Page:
The offshore pursuit of pelagic game fish is becoming more expensive with each passing summer. With an uncertain economy and the price of fuel climbing, many boaters are downsizing or worst yet, getting rid of their vessels altogether. But what if the passion is too great and you live and fish in a coastal region where you need a large sportfish to reach prolific offshore waters? What if you are like me and diesel practically runs through your veins?
Based in Destin, during the summer of 2010 much of the northern Gulf was closed due to the oil spill. Since we were yearning to marlin fish, Doc Conkle, owner of the 50-foot G&S Miss Babbie, and I decided we needed to get out of the Gulf and head to The Bahamas. The game plan was to fish our way down along the east side of the closure line toward the Florida Keys. From there we would ultimately make the crossing and cruise the Old Bahama Channel to our final destination of Long Island.
If you aren't in a rush, allow some extra time to reach your destination and you will save big!
Without a time restraint the plan was to cruise at 8 knots in hopes of achieving maximum fuel efficiency. Powered by a pair of 660 HP QSM11 Cummins and a 15 kW generator, the 50-foot G&S averaged five gallons per hour at 720 rpm. That translates to only 120 gallons burned during every 24-hour period.
When I asked Buddy Gentry from G&S Boats what makes his yachts so efficient he had a few things to share. “First and foremost we keep the boats light. Secondly, prop pockets add efficiency by decreasing shaft angle. Another design criterion is weight distribution. Fuel is the main thing to worry about and ideally the fore and aft attitude of the boat should change very little regardless of the amount of fuel in the tanks.”
Buddy’s design concepts are certainly important, but when it comes to fuel efficiency they are just a few of the many influential factors that must be considered. Regardless of what boat you are running, the following recommendations for diesel operators are clearly more important now than ever before.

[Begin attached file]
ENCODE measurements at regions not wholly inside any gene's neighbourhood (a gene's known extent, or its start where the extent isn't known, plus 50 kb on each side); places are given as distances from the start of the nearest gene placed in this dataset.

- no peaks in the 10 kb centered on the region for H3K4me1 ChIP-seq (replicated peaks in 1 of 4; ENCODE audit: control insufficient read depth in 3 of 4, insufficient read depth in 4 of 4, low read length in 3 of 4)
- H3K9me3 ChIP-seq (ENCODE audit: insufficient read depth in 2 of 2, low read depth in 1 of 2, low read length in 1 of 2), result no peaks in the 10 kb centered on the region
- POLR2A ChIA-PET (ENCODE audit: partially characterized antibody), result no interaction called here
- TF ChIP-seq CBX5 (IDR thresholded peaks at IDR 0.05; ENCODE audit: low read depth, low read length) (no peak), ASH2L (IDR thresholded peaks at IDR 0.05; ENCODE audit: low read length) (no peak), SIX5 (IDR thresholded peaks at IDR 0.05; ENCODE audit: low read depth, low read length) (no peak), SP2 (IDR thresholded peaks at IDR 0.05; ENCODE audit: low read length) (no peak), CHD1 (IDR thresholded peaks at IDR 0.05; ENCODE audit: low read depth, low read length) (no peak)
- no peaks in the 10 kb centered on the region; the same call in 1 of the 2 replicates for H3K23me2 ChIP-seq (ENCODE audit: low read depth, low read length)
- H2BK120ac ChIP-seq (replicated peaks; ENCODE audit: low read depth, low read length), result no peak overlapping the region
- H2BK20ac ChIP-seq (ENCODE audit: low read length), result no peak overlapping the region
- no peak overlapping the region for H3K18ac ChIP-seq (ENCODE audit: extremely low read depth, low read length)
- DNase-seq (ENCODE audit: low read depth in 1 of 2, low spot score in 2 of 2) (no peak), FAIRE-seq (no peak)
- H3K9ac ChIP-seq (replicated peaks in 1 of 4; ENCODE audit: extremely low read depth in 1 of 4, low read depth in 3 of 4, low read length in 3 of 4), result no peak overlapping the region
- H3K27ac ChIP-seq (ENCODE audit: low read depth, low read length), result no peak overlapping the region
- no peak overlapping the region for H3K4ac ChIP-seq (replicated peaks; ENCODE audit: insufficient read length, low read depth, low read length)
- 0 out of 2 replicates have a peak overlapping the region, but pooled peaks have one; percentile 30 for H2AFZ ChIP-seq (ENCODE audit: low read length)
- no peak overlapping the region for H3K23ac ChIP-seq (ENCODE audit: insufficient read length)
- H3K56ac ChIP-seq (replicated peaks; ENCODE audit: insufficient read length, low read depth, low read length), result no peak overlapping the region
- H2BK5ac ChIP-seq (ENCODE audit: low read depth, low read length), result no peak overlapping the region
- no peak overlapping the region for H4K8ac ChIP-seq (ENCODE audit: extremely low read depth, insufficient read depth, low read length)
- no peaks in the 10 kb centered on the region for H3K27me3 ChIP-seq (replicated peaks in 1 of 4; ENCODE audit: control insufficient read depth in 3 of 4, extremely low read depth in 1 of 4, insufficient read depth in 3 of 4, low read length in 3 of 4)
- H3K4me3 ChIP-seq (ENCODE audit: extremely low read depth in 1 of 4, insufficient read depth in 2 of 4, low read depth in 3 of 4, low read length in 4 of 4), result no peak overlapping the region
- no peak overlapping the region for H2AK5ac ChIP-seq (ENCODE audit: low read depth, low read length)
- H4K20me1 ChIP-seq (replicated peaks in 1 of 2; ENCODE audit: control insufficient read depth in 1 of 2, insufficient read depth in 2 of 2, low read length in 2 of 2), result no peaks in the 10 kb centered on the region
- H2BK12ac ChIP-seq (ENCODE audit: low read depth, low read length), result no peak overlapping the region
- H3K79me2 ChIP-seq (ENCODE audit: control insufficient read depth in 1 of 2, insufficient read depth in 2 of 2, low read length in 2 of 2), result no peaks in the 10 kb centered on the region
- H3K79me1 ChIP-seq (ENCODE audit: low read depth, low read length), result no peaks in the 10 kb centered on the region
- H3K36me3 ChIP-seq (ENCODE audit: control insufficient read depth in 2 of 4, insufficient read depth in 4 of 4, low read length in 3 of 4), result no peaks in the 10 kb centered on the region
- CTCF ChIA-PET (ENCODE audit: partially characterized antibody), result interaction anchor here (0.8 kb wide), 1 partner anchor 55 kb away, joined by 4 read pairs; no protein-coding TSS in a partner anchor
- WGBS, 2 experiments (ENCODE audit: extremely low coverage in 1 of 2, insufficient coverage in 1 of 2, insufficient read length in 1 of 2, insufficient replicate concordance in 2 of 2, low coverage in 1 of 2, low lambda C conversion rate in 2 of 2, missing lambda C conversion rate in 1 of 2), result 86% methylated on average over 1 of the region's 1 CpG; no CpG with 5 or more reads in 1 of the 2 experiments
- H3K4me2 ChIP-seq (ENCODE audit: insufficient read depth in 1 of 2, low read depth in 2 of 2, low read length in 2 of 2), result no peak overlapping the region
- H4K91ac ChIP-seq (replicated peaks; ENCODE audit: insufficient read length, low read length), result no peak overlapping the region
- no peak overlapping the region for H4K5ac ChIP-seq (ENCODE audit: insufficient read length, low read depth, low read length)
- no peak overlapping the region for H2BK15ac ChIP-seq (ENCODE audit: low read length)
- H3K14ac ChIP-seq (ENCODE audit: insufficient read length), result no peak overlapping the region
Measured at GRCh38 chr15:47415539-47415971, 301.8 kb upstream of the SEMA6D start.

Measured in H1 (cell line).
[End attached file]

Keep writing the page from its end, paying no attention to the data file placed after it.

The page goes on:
Diesel engines need two basic elements to operate at peak performance—clean fuel and clean air. To achieve maximum efficiency you should keep your power plants maintained above the manufacturer’s recommended schedule. I clean my air blankets and air filters every week. My dual Racor fuel/water separators are inspected daily and I replace them at the first sign of discoloration. The fact of the matter is that if you keep your filters and air intakes clean, your engines will burn less fuel.
TRIM THE FAT
It should come as no surprise that decreasing your load is one of the easiest ways to increase fuel efficiency. Shed some weight by eliminating unnecessary items regardless of the duration of the trip. Bring only what you really need. It will also be in your best interest to save weight by avoiding topping off your fuel tanks when you know you don’t need a full tank. Every gallon of diesel weighs approximately seven pounds. The same holds true with your water tanks, with freshwater tipping the scales at nearly eight pounds per gallon.
If you aren’t in a rush, allow extra time to reach your destination and you will save big! Let’s say your express or convertible runs at 30 knots hammers down. A 20 nautical mile run to and from your favorite stomping grounds takes about 40 minutes each way. If you burn somewhere in the neighborhood of 50 gallons per hour, at approximately $5.00/gallon, that is $500 in fuel burn and you haven’t wet a line yet. Chop the throttles down to 3/4 rack, say 24 knots, and your cruise will take 50 minutes. Ten minutes longer each way, but you only burn approximately 30 gallons per hour. The savings will add up to thousands of dollars over the course of the year for only twenty extra minutes in travel time.
SLOW YOUR TROLL
There is a huge myth that you have to fish at 8 to 10 knots, have a huge boiling wake and a good wave pattern behind the boat in order to catch billfish on trolled lures. I recently modified my trolling speed from 8.5 knots down to 7 knots. I’ve shortened my spread and added a little more angle height out of my riggers. My higher speed lures still breathe and smoke at slower speeds and they still produce. Not only has my hook-up ratio increased, but I also save big at the pump.
It’s no secret that our sport is getting more and more expensive. If you are a charter captain this means passing costs off to clients or simply killing the bottom line. Remember that fuel isn’t the only expense associated with fishing and what you save on diesel you can reinvest in tackle and accessories. Please follow the aforementioned tips so today’s rising fuel costs don’t keep you off the water.
Additional Fuel Saving Tips
- Keep your boat’s bottom clean. Unwanted marine growth zaps power and wastes fuel.
- Use trim tabs to reduce drag and keep your boat on plane at lower RPMs.
- The shortest distance between two points is a straight line. Even when using an autopilot check your wake to make sure you aren’t zigzagging around the ocean.
- Save money with fuel delivery services or join a fuel membership program at your local marina.